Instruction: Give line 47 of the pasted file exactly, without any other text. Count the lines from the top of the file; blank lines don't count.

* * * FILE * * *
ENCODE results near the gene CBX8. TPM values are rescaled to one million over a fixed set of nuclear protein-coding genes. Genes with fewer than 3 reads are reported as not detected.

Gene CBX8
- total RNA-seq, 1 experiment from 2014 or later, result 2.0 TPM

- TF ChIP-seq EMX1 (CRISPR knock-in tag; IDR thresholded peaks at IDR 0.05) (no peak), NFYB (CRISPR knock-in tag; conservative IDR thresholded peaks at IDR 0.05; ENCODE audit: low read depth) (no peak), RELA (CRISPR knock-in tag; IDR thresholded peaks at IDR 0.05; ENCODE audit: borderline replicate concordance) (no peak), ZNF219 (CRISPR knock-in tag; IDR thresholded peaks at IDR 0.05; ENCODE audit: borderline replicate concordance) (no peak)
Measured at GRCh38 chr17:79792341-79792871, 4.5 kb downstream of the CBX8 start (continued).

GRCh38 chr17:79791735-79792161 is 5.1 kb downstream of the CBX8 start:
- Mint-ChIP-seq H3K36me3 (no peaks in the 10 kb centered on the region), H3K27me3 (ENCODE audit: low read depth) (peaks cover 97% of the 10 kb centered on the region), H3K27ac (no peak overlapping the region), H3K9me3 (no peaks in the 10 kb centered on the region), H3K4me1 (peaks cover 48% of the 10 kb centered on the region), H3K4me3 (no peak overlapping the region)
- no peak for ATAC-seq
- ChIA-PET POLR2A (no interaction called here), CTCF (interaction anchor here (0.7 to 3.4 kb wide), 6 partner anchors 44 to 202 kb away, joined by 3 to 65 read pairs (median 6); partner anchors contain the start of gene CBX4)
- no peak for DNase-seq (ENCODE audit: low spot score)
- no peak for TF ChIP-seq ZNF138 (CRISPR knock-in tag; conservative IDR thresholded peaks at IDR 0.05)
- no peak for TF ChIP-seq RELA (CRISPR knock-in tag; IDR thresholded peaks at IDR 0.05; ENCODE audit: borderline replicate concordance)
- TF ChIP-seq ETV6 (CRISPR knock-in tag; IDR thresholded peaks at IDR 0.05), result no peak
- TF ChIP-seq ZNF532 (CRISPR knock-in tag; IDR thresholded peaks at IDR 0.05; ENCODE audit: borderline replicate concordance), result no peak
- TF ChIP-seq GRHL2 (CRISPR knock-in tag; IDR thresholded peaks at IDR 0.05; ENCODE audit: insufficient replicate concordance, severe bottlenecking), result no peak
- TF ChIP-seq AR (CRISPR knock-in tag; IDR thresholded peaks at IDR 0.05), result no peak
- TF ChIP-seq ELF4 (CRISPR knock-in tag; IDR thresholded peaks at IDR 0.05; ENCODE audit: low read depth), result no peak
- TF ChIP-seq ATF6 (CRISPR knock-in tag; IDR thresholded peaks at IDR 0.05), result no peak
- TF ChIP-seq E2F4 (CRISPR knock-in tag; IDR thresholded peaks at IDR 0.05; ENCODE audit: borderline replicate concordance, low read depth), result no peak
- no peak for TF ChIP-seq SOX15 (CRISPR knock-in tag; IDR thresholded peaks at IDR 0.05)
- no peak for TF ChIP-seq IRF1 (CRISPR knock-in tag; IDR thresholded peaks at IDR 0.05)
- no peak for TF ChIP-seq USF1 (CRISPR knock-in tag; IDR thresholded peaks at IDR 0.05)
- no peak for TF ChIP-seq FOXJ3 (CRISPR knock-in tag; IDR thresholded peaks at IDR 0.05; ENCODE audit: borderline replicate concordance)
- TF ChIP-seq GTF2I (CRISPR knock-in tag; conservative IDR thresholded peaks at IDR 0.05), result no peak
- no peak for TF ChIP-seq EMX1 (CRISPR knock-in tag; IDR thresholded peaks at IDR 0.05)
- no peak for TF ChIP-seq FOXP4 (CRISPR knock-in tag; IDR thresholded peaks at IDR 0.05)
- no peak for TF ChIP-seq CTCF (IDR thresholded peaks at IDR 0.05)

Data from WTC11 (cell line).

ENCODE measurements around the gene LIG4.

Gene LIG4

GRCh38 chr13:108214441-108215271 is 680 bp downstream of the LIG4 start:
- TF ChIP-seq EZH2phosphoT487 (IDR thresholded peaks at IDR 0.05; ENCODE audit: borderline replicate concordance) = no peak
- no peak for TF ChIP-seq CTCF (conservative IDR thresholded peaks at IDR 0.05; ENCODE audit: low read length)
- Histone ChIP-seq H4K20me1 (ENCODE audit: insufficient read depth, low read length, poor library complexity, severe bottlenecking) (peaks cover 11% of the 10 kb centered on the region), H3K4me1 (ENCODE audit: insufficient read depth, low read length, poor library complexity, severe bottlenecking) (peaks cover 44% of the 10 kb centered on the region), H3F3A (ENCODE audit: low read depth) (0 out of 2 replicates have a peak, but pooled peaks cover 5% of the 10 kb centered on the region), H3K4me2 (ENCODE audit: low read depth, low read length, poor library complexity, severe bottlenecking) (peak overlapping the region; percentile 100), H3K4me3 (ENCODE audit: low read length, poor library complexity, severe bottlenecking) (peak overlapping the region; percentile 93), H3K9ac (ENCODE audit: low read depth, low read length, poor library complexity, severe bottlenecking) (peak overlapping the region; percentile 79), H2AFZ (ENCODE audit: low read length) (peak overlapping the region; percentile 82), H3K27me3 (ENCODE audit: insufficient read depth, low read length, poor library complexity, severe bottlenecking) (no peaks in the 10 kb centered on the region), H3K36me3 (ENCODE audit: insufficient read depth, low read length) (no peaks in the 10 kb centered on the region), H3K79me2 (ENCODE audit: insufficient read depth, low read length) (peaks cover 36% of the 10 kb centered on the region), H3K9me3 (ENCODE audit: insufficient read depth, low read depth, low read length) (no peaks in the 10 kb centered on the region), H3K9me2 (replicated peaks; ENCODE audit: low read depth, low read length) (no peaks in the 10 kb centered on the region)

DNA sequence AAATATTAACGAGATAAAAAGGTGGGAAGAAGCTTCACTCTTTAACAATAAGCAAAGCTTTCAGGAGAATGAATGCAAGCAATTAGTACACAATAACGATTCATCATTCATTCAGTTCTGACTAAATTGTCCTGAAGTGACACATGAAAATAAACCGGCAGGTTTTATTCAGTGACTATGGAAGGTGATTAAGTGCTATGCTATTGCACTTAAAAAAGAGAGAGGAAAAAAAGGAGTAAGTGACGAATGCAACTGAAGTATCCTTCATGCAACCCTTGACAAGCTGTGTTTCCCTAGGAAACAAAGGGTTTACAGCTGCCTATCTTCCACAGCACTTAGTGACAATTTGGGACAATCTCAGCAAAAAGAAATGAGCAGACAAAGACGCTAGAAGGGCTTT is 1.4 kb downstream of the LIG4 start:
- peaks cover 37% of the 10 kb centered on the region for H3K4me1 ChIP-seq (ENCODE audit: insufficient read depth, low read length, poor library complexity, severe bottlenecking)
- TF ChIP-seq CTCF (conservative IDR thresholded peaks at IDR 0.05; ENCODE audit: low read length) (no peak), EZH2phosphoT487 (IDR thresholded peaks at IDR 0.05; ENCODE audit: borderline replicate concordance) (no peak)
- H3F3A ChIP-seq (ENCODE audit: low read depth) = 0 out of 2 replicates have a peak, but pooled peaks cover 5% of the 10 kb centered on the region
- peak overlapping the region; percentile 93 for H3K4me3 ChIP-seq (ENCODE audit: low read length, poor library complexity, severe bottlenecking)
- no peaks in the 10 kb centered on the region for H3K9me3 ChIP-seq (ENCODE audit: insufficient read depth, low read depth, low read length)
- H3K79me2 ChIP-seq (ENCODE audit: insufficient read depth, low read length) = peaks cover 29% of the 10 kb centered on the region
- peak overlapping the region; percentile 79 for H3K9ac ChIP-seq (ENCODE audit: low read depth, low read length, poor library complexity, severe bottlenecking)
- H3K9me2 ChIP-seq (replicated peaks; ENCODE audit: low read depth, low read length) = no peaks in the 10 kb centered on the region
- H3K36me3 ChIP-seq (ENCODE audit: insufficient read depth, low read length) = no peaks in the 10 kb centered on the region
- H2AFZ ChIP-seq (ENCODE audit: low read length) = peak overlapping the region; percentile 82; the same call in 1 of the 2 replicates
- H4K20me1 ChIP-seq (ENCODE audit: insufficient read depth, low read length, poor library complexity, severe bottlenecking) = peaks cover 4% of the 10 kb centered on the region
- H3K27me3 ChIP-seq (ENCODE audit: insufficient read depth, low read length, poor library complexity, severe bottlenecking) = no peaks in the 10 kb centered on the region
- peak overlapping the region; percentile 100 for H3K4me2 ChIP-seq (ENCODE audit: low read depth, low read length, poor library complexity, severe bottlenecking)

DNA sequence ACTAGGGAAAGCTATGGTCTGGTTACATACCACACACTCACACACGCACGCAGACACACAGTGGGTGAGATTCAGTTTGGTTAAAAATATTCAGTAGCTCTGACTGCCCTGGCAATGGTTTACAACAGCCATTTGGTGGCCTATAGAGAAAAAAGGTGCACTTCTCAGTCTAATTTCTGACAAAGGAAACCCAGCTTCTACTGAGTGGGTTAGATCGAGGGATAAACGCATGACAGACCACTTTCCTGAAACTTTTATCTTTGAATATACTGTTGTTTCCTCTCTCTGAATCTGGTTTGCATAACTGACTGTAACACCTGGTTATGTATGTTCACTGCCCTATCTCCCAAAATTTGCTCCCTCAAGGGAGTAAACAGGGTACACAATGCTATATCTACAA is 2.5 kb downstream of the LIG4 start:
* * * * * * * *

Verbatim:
- H3K27me3 ChIP-seq (ENCODE audit: insufficient read depth, low read length, poor library complexity, severe bottlenecking) = no peaks in the 10 kb centered on the region